February 20, 2011

De Tlatelolco a Tlatelolco ............. (y Tunéz, Egipto, Bahrein, Yemen, Libia, Marruecos, Siria....)

In 1968, as the eyes of the world focused on Mexico City in anticipation of the summer Olympics just weeks away, students marched peacefully calling for democracy and revolution. Thousands had been arrested. By October the 2nd, some ten thousand crowded the Plaza de Tres Culturas in Tlatelolco, surrounded by police and army and helicopters and tanks. Shots were heard, fired by government agitators at the troops to justify the suppression of the protests. Troops opened fire on the crowds and rampaged through the night. By dawn dozens or hundreds were dead. By noon, the plaza was scrubbed clean and the Olympics started on schedule a few days later.
I know very little about this record. Just that it was performed and recorded in 1979 by Teatro Mascarones de Cuernavaca to keep the memory of the massacre alive. I picked it up at a garage sale in San Francisco in the mid-90's, only vaguely familiar with the events of 1968. The musical pieces included here are in the nueva cancion folk, protest style. The first two are sung by members of Teatro Mascarones and the last one is by Angel Parra, of the first-family of Chilean nueva cancion. The performance picks up the continuum of oppression from the Spanish Conquest, to Mexico 1968, to the ongoing suppression of the truth by the ruling PRI party, which remained in power until 2001.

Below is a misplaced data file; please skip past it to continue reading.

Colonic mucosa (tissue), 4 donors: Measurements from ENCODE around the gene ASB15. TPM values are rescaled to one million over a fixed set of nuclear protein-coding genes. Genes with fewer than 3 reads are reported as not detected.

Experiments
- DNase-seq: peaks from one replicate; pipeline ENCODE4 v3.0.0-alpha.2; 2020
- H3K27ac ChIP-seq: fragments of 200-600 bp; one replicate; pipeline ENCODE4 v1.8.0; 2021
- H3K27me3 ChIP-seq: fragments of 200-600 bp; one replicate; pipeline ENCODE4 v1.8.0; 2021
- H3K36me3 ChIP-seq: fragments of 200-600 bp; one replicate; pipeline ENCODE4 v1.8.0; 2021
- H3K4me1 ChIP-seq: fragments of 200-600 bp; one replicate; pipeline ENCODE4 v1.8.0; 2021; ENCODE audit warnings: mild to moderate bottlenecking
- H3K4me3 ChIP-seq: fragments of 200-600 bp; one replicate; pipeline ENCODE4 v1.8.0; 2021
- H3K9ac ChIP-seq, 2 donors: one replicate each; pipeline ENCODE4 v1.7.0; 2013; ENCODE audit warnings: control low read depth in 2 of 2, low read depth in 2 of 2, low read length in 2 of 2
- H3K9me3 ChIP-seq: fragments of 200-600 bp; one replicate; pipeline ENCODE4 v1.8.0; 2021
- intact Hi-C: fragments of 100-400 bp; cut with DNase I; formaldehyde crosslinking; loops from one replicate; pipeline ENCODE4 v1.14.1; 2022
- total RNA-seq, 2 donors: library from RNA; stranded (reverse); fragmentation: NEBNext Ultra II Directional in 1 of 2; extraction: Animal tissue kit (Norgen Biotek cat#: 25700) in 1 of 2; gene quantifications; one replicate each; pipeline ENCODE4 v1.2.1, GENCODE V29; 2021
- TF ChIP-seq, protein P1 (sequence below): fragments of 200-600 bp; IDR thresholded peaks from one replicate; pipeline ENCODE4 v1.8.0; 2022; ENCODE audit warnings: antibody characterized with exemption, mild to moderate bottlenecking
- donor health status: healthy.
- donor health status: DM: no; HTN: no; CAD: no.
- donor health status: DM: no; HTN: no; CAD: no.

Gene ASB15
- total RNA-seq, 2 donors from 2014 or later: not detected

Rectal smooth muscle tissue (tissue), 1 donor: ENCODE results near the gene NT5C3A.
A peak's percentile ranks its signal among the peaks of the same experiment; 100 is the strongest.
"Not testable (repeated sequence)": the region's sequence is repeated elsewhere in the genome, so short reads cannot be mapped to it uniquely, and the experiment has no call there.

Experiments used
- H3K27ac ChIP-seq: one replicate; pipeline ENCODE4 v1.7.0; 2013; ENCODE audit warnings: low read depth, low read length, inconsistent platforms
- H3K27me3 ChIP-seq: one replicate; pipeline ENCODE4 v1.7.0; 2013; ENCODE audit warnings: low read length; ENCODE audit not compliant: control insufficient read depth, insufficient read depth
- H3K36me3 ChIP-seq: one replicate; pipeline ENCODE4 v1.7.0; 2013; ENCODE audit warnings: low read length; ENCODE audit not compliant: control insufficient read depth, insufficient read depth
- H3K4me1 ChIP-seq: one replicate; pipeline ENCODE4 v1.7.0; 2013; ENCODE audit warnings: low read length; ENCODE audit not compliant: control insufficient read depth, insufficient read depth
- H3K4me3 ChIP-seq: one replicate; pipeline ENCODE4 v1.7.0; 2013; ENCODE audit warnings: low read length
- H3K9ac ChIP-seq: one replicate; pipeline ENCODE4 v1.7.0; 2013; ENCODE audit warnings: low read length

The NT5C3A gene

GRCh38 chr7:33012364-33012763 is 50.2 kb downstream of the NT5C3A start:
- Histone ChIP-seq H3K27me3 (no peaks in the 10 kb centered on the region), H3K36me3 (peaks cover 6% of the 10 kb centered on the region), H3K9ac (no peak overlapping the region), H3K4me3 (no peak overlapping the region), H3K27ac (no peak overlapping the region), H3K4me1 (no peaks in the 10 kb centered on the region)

1. Un lugar - Javier Sánchez
  2. 2 de octubre - Víctor Sanen
  3. Mexico '68: Homenaje a los estudiantes mexicanos - Angel Parra
Para que nunca se olviden

las gloriosas olimpiadas
mandó a matar el gobierno
cuatrocientos camaradas....

...Pero esas manchas no salen
ni con jabón, ni con agua....

So you never forget
the glorious Olympics,
the government ordered the killing
of four-hundred comrades....

...But these spots will not wash with soap, nor with water....

And here: Al Jazeera

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